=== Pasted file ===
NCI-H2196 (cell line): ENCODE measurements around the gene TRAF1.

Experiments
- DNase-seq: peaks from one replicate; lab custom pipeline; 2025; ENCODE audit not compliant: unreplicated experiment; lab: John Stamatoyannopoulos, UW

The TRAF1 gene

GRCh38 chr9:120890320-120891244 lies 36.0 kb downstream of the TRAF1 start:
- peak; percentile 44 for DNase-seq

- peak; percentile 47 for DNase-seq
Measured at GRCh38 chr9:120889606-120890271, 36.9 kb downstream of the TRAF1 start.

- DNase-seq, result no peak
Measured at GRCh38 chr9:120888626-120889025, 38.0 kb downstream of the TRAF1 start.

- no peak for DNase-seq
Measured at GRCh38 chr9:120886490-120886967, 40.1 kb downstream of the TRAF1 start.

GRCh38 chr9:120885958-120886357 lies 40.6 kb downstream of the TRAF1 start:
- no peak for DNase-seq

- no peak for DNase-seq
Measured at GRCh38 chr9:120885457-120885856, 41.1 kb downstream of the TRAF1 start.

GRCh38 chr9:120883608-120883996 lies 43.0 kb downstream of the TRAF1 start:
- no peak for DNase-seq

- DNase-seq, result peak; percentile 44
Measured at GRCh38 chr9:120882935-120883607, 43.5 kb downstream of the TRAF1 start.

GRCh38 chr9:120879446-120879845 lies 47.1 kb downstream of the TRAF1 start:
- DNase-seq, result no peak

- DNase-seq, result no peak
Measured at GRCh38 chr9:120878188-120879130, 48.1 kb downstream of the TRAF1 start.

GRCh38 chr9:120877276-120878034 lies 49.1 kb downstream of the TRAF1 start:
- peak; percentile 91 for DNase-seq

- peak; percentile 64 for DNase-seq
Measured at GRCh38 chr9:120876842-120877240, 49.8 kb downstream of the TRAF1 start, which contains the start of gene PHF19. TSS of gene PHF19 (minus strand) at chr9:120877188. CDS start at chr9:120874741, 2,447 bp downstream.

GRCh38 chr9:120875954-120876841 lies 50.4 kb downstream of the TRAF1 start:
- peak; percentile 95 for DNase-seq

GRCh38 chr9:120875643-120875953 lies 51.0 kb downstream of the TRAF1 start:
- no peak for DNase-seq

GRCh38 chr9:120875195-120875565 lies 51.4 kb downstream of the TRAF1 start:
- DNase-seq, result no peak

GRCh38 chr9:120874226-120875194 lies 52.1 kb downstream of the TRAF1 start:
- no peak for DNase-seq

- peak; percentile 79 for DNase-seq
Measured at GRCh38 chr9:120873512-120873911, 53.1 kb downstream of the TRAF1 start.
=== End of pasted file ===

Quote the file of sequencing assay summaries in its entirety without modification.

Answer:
NCI-H2196 (cell line): ENCODE measurements around the gene TRAF1.

Experiments
- DNase-seq: peaks from one replicate; lab custom pipeline; 2025; ENCODE audit not compliant: unreplicated experiment; lab: John Stamatoyannopoulos, UW

The TRAF1 gene

GRCh38 chr9:120890320-120891244 lies 36.0 kb downstream of the TRAF1 start:
- peak; percentile 44 for DNase-seq

- peak; percentile 47 for DNase-seq
Measured at GRCh38 chr9:120889606-120890271, 36.9 kb downstream of the TRAF1 start.

- DNase-seq, result no peak
Measured at GRCh38 chr9:120888626-120889025, 38.0 kb downstream of the TRAF1 start.

- no peak for DNase-seq
Measured at GRCh38 chr9:120886490-120886967, 40.1 kb downstream of the TRAF1 start.

GRCh38 chr9:120885958-120886357 lies 40.6 kb downstream of the TRAF1 start:
- no peak for DNase-seq

- no peak for DNase-seq
Measured at GRCh38 chr9:120885457-120885856, 41.1 kb downstream of the TRAF1 start.

GRCh38 chr9:120883608-120883996 lies 43.0 kb downstream of the TRAF1 start:
- no peak for DNase-seq

- DNase-seq, result peak; percentile 44
Measured at GRCh38 chr9:120882935-120883607, 43.5 kb downstream of the TRAF1 start.

GRCh38 chr9:120879446-120879845 lies 47.1 kb downstream of the TRAF1 start:
- DNase-seq, result no peak

- DNase-seq, result no peak
Measured at GRCh38 chr9:120878188-120879130, 48.1 kb downstream of the TRAF1 start.

GRCh38 chr9:120877276-120878034 lies 49.1 kb downstream of the TRAF1 start:
- peak; percentile 91 for DNase-seq

- peak; percentile 64 for DNase-seq
Measured at GRCh38 chr9:120876842-120877240, 49.8 kb downstream of the TRAF1 start, which contains the start of gene PHF19. TSS of gene PHF19 (minus strand) at chr9:120877188. CDS start at chr9:120874741, 2,447 bp downstream.

GRCh38 chr9:120875954-120876841 lies 50.4 kb downstream of the TRAF1 start:
- peak; percentile 95 for DNase-seq

GRCh38 chr9:120875643-120875953 lies 51.0 kb downstream of the TRAF1 start:
- no peak for DNase-seq

GRCh38 chr9:120875195-120875565 lies 51.4 kb downstream of the TRAF1 start:
- DNase-seq, result no peak

GRCh38 chr9:120874226-120875194 lies 52.1 kb downstream of the TRAF1 start:
- no peak for DNase-seq

- peak; percentile 79 for DNase-seq
Measured at GRCh38 chr9:120873512-120873911, 53.1 kb downstream of the TRAF1 start.